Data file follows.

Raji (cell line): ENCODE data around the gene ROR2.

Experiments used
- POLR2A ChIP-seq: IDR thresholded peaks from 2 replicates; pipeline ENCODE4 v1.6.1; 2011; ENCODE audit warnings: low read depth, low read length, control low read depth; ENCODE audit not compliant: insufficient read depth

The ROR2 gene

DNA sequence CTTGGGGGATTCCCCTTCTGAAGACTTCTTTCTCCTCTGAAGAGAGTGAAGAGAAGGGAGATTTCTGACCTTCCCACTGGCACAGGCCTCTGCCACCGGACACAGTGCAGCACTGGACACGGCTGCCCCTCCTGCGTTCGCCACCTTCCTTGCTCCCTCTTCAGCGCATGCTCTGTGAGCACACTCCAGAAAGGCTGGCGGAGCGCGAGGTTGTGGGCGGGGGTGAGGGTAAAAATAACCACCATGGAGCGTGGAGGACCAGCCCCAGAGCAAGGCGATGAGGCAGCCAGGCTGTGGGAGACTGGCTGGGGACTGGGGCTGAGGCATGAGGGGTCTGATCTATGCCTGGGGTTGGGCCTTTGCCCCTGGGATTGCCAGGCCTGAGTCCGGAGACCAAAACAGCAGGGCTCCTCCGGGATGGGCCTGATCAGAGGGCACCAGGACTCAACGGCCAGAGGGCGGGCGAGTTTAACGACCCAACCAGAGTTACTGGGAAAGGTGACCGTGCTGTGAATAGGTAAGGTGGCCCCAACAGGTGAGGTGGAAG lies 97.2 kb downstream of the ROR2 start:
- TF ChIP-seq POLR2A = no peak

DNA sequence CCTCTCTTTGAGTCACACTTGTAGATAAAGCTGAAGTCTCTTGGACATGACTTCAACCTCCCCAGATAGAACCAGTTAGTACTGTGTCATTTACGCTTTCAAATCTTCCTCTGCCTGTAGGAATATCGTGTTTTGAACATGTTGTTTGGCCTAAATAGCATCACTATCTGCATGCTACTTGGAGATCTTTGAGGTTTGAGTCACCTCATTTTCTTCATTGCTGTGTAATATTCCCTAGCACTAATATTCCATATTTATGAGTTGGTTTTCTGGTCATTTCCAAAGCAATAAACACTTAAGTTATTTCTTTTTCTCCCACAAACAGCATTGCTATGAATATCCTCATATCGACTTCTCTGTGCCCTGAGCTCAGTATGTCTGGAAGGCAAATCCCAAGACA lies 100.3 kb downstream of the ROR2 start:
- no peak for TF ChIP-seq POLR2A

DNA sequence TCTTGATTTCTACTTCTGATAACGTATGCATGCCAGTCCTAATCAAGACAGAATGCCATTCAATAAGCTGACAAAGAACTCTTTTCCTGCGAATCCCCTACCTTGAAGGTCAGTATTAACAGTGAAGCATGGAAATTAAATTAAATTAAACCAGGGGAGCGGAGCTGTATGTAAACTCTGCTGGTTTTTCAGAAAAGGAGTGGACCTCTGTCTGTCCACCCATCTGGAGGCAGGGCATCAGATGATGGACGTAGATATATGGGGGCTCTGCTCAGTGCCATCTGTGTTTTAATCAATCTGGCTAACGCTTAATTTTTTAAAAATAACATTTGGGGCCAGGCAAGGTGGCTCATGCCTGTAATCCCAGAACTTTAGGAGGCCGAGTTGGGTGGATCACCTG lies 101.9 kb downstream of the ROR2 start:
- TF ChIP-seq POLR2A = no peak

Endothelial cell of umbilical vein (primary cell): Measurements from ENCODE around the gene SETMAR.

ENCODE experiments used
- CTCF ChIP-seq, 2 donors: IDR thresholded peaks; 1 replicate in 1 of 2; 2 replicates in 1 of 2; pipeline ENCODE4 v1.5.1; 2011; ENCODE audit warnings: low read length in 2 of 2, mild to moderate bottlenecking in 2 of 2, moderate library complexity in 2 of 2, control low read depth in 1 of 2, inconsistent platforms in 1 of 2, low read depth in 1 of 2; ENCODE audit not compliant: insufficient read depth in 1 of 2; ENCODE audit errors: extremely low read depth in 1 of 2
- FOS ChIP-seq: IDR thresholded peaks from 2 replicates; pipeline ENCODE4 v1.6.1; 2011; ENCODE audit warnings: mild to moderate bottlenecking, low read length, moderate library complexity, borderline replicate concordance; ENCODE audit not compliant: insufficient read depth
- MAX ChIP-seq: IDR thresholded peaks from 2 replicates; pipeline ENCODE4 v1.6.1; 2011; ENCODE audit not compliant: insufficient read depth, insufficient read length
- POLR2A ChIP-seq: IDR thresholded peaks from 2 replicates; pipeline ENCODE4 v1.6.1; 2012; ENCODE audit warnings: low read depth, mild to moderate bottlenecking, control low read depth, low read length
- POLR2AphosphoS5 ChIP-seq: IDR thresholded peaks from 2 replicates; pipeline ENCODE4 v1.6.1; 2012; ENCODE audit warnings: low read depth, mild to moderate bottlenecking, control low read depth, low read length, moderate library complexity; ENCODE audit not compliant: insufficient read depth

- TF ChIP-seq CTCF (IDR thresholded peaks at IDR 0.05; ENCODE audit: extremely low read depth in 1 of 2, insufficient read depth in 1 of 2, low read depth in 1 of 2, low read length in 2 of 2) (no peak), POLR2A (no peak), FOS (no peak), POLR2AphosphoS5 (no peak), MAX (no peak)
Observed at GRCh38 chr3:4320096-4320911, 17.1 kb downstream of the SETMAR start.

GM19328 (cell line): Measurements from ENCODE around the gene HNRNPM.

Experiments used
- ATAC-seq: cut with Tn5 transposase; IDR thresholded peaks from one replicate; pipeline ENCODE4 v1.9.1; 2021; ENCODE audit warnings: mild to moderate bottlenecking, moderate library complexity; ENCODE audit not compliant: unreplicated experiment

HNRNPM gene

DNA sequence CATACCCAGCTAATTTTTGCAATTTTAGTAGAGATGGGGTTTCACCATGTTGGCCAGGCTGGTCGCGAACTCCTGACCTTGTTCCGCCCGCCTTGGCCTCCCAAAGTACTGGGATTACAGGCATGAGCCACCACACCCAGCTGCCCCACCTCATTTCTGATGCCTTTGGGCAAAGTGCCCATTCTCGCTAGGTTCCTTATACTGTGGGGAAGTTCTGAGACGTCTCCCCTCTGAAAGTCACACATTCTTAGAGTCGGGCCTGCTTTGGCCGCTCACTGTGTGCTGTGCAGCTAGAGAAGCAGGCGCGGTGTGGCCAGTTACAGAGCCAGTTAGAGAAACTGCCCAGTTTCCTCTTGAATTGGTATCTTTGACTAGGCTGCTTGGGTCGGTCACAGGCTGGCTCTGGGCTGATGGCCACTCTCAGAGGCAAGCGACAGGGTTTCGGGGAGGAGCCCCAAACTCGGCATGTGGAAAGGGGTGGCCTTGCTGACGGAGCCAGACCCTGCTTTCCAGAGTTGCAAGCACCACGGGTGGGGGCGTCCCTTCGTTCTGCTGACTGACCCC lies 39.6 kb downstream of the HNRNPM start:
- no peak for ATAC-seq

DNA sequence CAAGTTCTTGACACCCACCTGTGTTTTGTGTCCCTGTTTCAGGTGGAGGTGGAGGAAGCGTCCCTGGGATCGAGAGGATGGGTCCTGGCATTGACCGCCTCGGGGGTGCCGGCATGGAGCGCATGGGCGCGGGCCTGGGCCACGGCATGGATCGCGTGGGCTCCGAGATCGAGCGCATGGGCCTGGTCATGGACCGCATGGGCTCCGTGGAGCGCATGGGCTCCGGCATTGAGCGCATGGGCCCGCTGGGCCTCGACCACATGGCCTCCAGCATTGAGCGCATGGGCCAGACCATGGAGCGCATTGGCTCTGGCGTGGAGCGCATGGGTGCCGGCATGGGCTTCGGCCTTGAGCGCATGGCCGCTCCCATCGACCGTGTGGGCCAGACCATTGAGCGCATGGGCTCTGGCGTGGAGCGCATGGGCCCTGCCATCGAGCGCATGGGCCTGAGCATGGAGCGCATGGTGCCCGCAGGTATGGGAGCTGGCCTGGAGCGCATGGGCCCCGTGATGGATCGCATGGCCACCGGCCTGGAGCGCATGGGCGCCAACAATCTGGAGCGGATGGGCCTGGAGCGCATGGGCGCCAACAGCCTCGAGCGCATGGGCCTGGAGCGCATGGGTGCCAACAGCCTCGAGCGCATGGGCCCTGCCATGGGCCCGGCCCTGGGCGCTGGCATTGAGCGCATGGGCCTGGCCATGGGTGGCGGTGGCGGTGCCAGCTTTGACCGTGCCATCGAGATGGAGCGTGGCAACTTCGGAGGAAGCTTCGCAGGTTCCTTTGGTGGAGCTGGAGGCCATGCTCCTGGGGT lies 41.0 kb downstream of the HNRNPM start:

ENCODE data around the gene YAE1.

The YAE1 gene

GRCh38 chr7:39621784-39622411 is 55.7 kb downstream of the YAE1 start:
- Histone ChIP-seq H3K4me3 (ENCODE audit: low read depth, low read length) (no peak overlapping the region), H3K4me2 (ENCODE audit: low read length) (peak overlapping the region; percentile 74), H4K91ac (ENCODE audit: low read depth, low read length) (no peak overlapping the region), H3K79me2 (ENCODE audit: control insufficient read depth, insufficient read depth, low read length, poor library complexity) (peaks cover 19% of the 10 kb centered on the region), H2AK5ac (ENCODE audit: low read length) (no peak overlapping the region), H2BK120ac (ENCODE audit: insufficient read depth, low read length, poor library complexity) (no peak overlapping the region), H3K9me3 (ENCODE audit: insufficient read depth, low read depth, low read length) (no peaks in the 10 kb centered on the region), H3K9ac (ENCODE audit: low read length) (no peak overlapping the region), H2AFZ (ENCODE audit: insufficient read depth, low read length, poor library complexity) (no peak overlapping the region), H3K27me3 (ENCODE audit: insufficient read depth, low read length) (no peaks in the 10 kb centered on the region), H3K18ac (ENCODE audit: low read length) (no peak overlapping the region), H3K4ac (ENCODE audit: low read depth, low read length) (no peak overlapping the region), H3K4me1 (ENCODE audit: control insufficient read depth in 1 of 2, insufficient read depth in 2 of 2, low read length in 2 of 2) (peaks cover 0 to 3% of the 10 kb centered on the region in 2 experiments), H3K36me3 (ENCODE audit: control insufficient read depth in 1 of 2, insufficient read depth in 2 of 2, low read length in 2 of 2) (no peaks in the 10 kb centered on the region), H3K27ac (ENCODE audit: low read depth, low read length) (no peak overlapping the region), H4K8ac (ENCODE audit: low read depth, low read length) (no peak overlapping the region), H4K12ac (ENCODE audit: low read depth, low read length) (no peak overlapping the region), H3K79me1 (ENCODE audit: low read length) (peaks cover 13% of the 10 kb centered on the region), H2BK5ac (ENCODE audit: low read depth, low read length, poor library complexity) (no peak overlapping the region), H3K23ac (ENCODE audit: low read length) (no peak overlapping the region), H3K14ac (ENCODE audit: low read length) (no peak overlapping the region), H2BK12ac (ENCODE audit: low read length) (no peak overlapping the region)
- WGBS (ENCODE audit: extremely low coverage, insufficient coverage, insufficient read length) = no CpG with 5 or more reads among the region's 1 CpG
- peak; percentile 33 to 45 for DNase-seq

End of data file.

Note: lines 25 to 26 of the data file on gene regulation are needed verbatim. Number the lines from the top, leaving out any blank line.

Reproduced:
- no peak for ATAC-seq

DNA sequence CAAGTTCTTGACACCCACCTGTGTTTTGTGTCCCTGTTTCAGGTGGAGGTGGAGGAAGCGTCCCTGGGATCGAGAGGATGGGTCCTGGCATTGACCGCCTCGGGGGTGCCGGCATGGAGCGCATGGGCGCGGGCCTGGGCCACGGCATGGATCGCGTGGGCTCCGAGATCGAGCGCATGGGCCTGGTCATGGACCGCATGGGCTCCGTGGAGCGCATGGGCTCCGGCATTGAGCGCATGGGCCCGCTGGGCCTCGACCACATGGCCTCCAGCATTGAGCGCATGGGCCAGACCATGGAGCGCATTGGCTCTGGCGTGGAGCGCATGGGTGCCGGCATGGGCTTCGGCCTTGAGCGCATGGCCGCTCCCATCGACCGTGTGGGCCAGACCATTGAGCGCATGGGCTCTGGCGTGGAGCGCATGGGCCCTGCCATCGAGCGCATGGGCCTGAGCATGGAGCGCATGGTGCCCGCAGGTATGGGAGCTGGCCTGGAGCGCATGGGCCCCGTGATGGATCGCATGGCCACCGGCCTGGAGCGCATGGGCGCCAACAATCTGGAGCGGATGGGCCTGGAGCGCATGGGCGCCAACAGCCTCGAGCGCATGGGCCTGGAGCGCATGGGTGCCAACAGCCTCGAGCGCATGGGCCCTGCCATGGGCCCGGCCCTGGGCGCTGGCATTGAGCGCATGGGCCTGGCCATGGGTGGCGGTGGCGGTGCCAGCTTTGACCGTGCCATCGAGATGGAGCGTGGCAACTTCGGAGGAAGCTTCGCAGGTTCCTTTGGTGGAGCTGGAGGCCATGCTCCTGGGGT lies 41.0 kb downstream of the HNRNPM start: